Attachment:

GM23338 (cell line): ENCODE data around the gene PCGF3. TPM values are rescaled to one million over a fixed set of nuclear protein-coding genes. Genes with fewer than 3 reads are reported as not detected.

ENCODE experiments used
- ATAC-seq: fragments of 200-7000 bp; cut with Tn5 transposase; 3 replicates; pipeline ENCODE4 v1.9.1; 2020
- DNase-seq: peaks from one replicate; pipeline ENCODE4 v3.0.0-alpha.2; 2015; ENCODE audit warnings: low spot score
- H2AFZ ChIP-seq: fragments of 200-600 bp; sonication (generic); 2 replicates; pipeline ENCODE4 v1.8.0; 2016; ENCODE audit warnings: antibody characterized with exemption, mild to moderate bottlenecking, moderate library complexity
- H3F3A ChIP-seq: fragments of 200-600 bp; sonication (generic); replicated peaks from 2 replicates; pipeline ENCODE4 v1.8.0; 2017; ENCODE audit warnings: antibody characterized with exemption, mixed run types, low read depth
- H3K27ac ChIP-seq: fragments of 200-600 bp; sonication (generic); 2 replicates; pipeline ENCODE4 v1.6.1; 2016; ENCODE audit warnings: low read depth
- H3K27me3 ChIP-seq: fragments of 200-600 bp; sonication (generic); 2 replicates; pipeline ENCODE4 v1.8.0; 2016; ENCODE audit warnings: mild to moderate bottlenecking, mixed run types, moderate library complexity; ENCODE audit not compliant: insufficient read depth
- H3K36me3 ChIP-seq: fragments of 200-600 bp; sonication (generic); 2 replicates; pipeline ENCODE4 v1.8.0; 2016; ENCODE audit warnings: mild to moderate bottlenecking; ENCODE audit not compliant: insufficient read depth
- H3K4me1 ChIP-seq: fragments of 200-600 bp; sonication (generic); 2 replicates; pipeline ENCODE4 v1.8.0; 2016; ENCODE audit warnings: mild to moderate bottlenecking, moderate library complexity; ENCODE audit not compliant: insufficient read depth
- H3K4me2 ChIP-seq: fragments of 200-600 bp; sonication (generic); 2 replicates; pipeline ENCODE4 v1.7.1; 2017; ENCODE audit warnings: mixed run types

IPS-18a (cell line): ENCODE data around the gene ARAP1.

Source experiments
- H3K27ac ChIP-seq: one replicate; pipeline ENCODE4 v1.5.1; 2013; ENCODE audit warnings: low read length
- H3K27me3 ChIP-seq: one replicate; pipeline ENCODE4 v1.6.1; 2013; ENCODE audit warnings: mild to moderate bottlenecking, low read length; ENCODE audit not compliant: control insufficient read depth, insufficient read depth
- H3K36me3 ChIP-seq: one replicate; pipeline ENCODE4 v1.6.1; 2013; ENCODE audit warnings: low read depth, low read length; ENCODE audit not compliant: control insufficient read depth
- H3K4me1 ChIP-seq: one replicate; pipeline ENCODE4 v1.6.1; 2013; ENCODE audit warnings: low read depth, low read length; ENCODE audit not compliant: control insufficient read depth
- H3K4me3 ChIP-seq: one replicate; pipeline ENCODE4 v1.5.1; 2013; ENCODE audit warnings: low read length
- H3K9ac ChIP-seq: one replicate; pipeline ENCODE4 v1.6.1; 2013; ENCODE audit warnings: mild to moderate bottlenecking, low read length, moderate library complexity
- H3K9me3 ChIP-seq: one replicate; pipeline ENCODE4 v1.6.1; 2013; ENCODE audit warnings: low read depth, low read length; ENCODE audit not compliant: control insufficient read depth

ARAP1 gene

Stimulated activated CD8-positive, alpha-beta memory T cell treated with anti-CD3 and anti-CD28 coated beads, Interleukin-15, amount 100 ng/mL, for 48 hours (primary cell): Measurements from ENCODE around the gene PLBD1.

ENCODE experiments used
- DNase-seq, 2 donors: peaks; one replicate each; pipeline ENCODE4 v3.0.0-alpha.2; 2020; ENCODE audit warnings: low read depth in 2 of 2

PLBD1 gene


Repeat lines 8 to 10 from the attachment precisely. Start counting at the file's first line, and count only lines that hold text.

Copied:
- H3K27me3 ChIP-seq: fragments of 200-600 bp; sonication (generic); 2 replicates; pipeline ENCODE4 v1.8.0; 2016; ENCODE audit warnings: mild to moderate bottlenecking, mixed run types, moderate library complexity; ENCODE audit not compliant: insufficient read depth
- H3K36me3 ChIP-seq: fragments of 200-600 bp; sonication (generic); 2 replicates; pipeline ENCODE4 v1.8.0; 2016; ENCODE audit warnings: mild to moderate bottlenecking; ENCODE audit not compliant: insufficient read depth
- H3K4me1 ChIP-seq: fragments of 200-600 bp; sonication (generic); 2 replicates; pipeline ENCODE4 v1.8.0; 2016; ENCODE audit warnings: mild to moderate bottlenecking, moderate library complexity; ENCODE audit not compliant: insufficient read depth